Wage and Hour Division (WHD)
Opinion Letters - Fair Labor Standards Act
May 30, 2008
This is in response to your request for an opinion regarding whether the pay schedule of your client, a school district (district), complies with the minimum wage and overtime provisions of the Fair Labor Standards Act (FLSA).1 It is our opinion that the pay schedule complies with the minimum wage and overtime provisions of the FLSA.
The district computes non-exempt employee salaries by multiplying the hourly rate by 40 and then multiplying the result by 52. For example, an employee paid $13 per hour receives an annual salary of $27,040 ($13 per hour x 40 hours per week x 52 weeks per year). The employee receives a bi-weekly salary of $1,040 ($27,040 divided by 26 pay periods). The district uses a 26-pay-period cycle based on a negotiated agreement regarding exempt teachers. For administrative convenience, the district pays all employees, including non-exempt employees, based on that cycle. The district pays time and one half of the hourly rate for hours worked over 40 per workweek.
The district adjusts its pay date by one week an average of every four years to ensure only 26 pay periods each fiscal year. This adjustment results in one pay period containing three workweeks, instead of the typical two. In a discussion with my staff, you stated that the adjustment is noted on payroll records and paystubs at the start of each fiscal year in which there is a change. You state that employees expressed concern that they are paid “less” during this particular pay period. The district maintains that this practice does not violate the FLSA because employees still receive pay in excess of the minimum wage, their contractual hourly wages for all hours worked, and overtime pay. You ask whether this pay schedule complies with the FLSA.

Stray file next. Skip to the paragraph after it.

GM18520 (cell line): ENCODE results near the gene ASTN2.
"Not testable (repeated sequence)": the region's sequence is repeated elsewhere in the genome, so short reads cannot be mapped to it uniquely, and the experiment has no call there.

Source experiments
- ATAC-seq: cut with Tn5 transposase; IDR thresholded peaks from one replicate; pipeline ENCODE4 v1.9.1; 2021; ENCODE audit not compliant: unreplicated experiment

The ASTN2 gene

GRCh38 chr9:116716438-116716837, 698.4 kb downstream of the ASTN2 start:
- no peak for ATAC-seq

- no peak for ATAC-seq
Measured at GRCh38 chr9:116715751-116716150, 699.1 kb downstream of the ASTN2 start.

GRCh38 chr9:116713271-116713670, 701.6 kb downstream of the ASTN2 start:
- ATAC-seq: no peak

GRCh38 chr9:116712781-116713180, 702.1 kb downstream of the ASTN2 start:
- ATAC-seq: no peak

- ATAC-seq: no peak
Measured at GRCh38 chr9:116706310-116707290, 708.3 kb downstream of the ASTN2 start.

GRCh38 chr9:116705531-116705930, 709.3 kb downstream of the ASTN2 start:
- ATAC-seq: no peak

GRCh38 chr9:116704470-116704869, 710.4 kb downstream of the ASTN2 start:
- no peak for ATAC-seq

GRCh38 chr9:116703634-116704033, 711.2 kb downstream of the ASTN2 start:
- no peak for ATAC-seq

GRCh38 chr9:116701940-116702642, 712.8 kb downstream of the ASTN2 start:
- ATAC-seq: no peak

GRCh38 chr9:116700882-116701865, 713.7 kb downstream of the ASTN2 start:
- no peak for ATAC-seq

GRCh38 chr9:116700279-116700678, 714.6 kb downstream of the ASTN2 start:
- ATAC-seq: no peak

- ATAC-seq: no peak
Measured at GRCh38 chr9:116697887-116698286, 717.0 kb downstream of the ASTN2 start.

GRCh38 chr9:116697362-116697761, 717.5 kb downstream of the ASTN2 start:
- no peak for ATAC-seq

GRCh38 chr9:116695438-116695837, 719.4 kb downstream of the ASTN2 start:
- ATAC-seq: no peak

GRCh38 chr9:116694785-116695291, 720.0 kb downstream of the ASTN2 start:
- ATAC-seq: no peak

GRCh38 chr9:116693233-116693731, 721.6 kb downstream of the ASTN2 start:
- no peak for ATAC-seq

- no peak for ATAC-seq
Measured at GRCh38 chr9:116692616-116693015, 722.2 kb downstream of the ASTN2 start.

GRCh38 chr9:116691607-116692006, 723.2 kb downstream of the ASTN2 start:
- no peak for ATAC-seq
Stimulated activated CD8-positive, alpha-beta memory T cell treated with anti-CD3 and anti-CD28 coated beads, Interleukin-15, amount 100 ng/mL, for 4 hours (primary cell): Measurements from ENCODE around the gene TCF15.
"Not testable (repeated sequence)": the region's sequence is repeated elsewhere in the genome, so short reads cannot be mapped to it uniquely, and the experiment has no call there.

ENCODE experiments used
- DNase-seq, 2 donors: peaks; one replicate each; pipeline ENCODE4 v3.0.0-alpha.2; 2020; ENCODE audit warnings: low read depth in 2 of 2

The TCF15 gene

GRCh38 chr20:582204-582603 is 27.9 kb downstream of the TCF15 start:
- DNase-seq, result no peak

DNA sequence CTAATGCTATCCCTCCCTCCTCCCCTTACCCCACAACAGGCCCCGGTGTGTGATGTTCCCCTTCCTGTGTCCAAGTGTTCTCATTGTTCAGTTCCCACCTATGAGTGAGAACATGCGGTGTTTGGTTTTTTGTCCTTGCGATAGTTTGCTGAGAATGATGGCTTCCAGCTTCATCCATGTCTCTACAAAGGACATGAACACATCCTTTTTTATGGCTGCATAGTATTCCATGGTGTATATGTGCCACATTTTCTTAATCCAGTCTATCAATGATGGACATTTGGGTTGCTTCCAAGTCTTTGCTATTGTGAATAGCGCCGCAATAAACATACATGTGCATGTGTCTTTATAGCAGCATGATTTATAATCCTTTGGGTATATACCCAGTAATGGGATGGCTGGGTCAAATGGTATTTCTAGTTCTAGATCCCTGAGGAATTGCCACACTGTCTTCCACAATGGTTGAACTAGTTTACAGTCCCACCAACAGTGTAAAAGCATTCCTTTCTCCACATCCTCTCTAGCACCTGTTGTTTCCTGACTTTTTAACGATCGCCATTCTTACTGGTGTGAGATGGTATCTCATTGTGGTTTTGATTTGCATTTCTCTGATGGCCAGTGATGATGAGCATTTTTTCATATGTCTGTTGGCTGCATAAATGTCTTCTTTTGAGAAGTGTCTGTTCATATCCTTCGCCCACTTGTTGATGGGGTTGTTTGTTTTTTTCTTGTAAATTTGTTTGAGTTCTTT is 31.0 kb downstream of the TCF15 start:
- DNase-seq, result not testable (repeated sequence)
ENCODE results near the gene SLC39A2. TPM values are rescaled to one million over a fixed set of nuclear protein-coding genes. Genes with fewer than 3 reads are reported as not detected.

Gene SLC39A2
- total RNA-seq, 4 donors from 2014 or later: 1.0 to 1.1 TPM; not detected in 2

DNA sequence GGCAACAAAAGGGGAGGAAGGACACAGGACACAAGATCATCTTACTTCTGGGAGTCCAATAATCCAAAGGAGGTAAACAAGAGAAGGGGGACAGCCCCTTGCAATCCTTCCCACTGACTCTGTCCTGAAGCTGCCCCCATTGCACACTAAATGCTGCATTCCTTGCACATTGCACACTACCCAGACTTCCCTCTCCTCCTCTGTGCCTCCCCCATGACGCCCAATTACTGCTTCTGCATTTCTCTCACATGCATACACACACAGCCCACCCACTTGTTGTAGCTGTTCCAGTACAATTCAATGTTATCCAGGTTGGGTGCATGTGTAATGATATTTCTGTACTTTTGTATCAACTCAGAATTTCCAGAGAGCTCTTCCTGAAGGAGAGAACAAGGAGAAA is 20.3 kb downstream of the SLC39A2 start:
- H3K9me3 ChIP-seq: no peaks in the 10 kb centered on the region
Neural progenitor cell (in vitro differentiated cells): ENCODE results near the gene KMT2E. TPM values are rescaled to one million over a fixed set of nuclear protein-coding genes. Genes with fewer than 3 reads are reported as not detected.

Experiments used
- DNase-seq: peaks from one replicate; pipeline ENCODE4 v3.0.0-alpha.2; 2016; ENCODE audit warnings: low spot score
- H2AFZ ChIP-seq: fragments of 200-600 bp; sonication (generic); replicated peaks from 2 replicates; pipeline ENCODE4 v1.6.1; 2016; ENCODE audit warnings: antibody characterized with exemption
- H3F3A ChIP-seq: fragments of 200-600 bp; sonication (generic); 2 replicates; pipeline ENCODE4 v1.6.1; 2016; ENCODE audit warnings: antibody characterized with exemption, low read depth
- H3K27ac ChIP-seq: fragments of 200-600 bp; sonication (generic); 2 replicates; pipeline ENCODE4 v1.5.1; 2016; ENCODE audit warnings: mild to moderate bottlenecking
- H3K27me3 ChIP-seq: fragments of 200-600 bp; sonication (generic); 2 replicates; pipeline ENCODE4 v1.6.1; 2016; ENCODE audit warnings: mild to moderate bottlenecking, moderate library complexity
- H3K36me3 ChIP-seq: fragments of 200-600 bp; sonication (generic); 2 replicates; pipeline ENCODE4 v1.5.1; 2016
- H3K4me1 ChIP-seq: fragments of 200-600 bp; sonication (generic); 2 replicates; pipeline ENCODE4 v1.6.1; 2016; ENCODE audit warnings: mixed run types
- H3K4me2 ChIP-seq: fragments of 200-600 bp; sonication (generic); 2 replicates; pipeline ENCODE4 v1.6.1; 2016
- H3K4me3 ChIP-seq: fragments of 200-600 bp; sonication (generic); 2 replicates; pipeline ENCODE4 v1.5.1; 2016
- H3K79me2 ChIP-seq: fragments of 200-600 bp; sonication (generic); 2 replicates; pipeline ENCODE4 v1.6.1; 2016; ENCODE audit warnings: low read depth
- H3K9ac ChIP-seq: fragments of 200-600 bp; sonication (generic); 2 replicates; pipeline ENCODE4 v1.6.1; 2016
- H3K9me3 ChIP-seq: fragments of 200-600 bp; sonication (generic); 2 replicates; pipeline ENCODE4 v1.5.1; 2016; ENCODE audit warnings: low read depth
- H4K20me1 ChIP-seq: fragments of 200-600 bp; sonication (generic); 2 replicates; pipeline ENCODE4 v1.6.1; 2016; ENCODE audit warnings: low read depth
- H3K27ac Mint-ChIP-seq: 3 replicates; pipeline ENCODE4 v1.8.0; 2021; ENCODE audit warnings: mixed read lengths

The FLSA uses “a single workweek as its standard and does not permit averaging of hours over 2 or more weeks.” 29 C.F.R. § 778.104. Therefore, “[w]here the salary covers a period longer than a workweek, . . . it must be reduced to its workweek equivalent.” 29 C.F.R. § 778.113(b). For example, the bi-weekly salary of $1,040 results in $520 of weekly pay. During the pay period containing three workweeks, the weekly pay amounts to $346.67 per week ($1,040 divided by three workweeks). The regular rate during the three workweek pay period is $8.67 per hour ($346.67 divided by 40 hours). During workweeks with no overtime, additional compensation is not due if the regular rate for the workweek yields at least the federal minimum wage under section 6(a) of the FLSA.2 See U.S. v. Klinghoffer Bros. Realty Corp., 285 F.2d 487 (2nd Cir. 1960). Therefore, the pay schedule during nonovertime workweeks complies with the FLSA because the corresponding regular rate of $8.67 per hour exceeds the federal minimum wage. The pay schedule also complies with the FLSA overtime provisions because employees receive at least time and one half of their regular rate for hours worked over 40 in a workweek.
This opinion is based exclusively on the facts and circumstances described in your request and is given based on your representation, express or implied, that you have provided a full and fair description of all the facts and circumstances that would be pertinent to our consideration of the question presented. Existence of any other factual or historical background not contained in your letter might require a conclusion different from the one expressed herein. You have represented that this opinion is not sought by a party to pending private litigation concerning the issues addressed herein. You have also represented that this opinion is not sought in connection with an investigation or litigation between a client or firm and the Wage and Hour Division or the Department of Labor.
We trust that this letter is responsive to your inquiry.
Alexander J. Passantino
* Note: The actual name(s) was removed to preserve privacy in accordance with 5 U.S.C. § 552(b)(7).
2 Effective July 24, 2007, the Federal minimum wage increased from $5.15 per hour to $5.85 per hour. It will then increase to $6.55 per hour on July 24, 2008 and to $7.25 per hour on July 24, 2009.